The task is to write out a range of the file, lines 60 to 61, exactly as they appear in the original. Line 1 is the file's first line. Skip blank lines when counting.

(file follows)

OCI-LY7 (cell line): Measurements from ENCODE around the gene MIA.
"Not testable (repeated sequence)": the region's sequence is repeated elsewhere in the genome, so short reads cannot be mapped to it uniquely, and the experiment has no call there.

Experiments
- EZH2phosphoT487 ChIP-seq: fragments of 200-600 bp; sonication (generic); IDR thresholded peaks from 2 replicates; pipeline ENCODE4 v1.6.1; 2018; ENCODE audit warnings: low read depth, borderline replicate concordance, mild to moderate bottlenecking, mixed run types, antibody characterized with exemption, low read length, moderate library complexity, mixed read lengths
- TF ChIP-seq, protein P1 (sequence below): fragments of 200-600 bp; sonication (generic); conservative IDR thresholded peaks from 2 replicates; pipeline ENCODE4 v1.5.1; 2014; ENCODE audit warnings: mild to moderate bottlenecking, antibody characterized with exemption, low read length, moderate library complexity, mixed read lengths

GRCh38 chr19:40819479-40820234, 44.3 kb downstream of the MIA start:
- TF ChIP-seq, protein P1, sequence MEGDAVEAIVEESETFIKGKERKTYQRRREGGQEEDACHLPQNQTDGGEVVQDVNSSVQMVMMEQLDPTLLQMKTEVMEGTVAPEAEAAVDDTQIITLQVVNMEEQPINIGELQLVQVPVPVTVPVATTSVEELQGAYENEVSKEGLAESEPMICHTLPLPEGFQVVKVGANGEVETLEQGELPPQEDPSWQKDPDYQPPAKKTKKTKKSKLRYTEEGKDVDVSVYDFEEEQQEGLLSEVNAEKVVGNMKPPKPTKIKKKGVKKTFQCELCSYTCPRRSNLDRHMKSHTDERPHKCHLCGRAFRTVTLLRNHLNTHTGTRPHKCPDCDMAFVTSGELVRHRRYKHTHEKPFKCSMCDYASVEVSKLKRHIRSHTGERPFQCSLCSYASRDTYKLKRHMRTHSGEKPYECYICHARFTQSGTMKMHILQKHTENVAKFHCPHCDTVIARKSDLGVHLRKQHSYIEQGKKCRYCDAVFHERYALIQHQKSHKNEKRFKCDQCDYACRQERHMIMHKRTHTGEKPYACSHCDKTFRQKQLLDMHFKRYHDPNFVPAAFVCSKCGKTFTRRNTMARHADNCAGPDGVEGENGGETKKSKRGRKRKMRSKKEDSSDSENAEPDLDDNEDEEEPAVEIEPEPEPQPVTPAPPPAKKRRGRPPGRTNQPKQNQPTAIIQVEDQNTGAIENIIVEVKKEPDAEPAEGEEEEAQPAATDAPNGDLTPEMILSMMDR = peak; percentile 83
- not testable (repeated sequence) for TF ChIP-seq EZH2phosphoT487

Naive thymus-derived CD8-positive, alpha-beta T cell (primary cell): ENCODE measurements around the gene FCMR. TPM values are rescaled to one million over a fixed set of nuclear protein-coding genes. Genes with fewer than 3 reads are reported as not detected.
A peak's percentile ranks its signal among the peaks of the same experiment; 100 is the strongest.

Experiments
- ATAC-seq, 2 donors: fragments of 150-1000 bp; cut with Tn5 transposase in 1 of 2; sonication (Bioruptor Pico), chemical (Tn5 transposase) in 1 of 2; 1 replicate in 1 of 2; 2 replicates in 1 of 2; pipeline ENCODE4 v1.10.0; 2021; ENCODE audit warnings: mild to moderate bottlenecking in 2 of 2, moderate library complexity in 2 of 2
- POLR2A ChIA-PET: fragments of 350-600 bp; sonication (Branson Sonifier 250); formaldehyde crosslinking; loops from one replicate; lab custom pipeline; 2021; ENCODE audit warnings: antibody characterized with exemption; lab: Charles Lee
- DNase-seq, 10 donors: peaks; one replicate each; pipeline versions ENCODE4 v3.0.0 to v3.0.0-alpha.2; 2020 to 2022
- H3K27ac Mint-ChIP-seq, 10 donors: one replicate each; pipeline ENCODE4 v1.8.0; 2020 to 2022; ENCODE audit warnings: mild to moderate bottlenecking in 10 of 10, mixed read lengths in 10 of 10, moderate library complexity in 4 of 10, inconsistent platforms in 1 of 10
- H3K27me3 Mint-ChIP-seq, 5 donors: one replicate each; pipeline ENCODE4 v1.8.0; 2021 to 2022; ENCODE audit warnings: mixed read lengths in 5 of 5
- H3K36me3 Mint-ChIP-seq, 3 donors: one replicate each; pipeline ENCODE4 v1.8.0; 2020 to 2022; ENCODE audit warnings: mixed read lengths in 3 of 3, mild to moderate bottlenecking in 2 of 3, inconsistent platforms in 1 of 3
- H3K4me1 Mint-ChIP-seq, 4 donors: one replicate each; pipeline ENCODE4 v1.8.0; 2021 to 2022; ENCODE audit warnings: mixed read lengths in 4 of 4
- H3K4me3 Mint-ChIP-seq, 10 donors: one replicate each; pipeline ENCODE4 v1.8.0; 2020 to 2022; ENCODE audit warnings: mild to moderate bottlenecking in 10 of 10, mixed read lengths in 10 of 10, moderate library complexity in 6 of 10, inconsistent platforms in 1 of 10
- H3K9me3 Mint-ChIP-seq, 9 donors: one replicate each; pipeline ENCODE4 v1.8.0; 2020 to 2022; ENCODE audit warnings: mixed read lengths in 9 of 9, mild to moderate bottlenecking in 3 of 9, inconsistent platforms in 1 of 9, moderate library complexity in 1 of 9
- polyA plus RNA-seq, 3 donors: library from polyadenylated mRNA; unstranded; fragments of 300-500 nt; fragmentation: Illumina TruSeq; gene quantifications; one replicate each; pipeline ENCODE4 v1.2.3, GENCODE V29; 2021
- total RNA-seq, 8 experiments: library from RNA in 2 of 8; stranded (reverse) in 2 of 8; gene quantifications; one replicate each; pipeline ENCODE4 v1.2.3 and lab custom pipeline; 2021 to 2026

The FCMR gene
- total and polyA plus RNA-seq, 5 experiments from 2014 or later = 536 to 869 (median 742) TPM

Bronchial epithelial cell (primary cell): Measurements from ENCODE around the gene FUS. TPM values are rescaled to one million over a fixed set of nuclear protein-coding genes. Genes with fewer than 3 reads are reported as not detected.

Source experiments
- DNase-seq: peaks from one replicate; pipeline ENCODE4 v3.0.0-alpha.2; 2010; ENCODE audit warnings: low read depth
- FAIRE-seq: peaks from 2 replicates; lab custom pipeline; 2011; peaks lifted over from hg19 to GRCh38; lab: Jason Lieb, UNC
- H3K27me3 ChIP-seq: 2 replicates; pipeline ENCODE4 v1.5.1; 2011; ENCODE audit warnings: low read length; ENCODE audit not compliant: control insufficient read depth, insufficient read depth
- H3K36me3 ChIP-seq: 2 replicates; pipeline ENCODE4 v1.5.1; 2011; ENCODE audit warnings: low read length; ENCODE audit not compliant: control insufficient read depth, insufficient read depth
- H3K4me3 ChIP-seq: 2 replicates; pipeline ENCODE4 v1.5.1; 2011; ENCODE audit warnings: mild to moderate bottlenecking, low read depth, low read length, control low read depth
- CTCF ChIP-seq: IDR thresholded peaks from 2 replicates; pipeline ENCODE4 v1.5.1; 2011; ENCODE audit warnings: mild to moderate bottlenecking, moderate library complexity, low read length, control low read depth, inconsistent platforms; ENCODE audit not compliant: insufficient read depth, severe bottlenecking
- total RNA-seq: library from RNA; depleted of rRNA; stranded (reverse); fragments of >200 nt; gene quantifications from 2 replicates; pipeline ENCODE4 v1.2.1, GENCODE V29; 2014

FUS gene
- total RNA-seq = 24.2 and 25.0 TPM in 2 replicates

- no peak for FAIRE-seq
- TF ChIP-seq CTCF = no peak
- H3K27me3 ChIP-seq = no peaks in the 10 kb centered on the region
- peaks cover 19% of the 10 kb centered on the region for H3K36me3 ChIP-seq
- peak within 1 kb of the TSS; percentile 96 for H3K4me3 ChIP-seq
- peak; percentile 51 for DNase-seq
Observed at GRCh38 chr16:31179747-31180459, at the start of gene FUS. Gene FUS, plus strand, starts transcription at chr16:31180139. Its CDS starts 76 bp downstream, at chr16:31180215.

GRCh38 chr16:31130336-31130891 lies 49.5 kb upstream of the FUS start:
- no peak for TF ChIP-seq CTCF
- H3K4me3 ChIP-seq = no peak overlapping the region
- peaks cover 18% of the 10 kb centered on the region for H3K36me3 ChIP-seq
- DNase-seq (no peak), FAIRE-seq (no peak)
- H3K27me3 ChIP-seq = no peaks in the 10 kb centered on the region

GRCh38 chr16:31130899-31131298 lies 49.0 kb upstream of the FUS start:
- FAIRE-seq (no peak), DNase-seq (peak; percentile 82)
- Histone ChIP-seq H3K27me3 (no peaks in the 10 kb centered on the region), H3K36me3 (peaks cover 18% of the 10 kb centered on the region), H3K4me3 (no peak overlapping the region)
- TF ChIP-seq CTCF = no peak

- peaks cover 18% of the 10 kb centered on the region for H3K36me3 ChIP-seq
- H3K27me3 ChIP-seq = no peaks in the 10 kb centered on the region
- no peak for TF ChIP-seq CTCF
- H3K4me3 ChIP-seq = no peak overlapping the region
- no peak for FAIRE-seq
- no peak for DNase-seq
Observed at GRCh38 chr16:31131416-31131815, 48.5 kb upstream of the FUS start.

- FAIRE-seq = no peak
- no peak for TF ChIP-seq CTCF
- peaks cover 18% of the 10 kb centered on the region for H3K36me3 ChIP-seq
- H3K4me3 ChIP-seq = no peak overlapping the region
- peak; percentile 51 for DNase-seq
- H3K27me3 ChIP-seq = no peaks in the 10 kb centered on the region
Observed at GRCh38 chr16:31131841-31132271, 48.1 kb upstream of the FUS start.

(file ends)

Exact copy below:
- FAIRE-seq = no peak
- no peak for TF ChIP-seq CTCF